Powers of Attorney &
vulnerable client issues
Our approach is centred around our clients and their particular needs.
Vulnerable clients and how to protect them is fast becoming one of the key areas we assist clients with. Mental capacity and how our society deals with people who have lost capacity or their capacity is waivering is a growing challenge in an ageing population.
Our view is that the legal profession is here to adapt and respond to that need. Here at Harrisons we have a dedicated department who deal with these issues. We advise upon and create Powers of Attorney so that the preparatory steps are in place in the event of a loss of capacity. We also deal with matters in the Office of the Public Guardian and the Court of Protection when Court proceedings have become necessary
Our approach is centred around our clients and their needs taking into account their particular circumstances. We ensure that vulnerable clients are identified and protected. It is our view that we will where appropriate engage with more general non legal initiatives when planning for end of life care to provide a holistic approach.
Powers of attorney
An LPA that grants authority in relation to the your financial decisions.
This type of LPA can allow the person appointed ( known as the attorney) to do a variety of things relating to your finances for example – sell your property, make investments on your behalf, operate your bank account and pay your bills. The attorney can use the LPA while the donor still has capacity to make these decisions for themselves, unless you specify otherwise in the LPA. We ensure that LPA’s are custom drafted for you and your circumstances.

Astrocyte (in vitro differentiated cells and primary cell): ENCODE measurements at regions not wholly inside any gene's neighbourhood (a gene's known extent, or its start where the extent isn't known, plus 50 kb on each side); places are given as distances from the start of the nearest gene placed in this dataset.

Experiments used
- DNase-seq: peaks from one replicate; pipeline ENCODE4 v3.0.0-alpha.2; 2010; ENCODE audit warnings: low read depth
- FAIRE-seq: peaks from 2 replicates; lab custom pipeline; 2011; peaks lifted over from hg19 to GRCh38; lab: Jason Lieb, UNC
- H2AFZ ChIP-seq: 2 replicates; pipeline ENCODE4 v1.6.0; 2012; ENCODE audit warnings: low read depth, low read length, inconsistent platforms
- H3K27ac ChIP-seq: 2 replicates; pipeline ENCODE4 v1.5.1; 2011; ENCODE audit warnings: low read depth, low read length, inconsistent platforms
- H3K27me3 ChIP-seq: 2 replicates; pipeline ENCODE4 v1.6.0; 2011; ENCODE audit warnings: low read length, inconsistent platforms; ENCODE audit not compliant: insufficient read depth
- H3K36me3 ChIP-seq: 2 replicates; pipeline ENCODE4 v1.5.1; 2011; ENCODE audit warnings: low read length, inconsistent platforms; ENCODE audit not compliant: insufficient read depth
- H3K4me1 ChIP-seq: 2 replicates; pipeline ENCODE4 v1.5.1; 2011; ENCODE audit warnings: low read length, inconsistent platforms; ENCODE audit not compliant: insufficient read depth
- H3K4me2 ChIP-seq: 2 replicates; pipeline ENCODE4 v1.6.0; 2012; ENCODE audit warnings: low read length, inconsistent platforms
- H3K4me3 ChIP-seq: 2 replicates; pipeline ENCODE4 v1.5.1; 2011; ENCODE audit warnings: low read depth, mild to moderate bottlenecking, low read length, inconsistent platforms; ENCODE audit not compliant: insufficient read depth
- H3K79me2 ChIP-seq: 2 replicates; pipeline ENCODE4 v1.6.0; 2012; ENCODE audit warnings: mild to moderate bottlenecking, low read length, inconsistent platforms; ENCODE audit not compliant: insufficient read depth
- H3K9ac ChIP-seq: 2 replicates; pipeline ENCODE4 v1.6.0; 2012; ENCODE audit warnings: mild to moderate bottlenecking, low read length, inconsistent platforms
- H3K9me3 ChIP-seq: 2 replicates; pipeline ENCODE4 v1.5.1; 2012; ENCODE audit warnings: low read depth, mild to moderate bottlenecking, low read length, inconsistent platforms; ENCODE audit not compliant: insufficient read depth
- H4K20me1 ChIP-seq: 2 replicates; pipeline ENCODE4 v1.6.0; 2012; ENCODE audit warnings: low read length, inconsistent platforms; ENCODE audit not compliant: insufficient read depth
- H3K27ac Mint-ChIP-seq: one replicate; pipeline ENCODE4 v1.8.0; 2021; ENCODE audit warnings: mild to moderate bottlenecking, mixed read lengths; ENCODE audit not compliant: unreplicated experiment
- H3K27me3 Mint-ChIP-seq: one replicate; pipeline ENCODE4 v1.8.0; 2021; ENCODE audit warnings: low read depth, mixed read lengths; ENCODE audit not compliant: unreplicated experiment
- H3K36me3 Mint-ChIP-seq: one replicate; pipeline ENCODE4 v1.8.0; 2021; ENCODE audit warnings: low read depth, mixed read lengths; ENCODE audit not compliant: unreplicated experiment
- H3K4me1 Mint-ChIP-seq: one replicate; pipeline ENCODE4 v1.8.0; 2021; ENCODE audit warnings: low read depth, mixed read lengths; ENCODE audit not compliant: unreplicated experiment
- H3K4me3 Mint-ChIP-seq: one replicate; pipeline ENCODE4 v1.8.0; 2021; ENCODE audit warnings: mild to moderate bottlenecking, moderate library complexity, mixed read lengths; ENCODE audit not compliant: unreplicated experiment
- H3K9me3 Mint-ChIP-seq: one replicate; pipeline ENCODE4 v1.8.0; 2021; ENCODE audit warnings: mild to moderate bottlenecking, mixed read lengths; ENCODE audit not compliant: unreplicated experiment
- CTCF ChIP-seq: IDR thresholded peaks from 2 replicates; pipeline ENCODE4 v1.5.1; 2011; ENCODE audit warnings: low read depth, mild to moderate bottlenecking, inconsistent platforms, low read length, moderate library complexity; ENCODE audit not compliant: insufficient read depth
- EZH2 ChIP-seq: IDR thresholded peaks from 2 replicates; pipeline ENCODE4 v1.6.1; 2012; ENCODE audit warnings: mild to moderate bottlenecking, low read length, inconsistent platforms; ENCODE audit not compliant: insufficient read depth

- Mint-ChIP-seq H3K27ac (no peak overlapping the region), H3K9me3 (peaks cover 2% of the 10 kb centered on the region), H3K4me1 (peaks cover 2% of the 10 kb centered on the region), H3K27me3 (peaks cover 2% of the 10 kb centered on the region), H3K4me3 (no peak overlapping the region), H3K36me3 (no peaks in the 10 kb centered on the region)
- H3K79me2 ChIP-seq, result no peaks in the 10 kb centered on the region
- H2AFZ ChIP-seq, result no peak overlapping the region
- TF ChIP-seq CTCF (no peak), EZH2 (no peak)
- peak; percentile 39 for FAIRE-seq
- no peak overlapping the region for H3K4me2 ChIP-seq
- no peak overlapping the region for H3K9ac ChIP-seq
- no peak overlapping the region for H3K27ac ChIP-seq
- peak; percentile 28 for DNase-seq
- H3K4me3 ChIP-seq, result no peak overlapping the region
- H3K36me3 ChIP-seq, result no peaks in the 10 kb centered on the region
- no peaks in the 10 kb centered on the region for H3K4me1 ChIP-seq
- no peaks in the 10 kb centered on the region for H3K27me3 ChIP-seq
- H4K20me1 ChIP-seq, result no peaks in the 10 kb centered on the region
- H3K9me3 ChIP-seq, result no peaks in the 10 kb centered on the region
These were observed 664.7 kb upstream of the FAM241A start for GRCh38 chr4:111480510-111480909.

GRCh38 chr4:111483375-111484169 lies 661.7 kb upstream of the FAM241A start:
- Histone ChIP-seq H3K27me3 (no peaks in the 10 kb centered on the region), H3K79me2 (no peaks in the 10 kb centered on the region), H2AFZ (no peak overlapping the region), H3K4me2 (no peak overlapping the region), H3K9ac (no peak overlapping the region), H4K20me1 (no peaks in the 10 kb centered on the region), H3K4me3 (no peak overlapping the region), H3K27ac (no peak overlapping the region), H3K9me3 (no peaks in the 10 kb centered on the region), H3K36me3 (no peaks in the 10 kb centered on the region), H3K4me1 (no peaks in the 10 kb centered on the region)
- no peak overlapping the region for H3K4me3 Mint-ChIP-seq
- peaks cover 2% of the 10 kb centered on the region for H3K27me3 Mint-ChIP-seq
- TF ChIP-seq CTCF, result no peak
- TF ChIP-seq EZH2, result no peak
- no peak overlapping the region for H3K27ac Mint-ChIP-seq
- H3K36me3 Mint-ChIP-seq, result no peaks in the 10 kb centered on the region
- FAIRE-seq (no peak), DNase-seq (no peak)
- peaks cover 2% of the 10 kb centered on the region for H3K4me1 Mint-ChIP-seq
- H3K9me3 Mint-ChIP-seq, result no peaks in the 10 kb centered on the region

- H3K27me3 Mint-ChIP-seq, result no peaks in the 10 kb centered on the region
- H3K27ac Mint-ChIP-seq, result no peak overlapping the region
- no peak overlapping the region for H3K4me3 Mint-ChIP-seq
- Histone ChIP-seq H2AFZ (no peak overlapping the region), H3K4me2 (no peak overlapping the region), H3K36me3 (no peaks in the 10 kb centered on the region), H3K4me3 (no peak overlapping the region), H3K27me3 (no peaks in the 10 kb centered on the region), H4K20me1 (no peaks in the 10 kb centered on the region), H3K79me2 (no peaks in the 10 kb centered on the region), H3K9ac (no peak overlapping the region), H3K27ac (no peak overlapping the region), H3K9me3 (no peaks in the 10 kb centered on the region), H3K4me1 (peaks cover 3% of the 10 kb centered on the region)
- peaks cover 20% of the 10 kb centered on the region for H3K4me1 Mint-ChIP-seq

An LPA that grants authority in relation to the your health and welfare.
This type of LPA can only be used when you have lost capacity (or your attorney holds the reasonable belief that you have lost capacity.) Your attorney can make decisions about your medical treatment, but cannot make decisions about life-sustaining treatment unless you specifically permit this in the LPA. The attorney can also make decisions about where you live and how you spend your time unless you specify otherwise in the LPA. Time and care needs to be taken in drafting these documents to ensure that they reflect your wishes.
Being an Attorney
Who can be an attorney
- A health and welfare attorney must be over the age of 18 but otherwise there are no restrictions.
- A property and financial affairs attorney who is an individual must be at least 18 and not declared bankrupt.
- A trust corporation can be an attorney.
- A donor cannot insist upon someone being their attorney.
If you have appointed your spouse or civil partner the appointment will cease if the marriage or civil partnership has been dissolved unless you specifically provide otherwise in the LPA.
When can an attorney start acting
An attorney can only act when the LPA has been registered with the Office for the Public Guardian ( the OPG). A health and welfare attorney can only act when you have lost capacity. The rules relating to Enduring Powers of attorney are different and the EPA doesn’t have to be registered.
What is your attorneys role
We have produced a helpful guide to explain an attorneys role which you can access free of charge here
Will you need to pay your attorney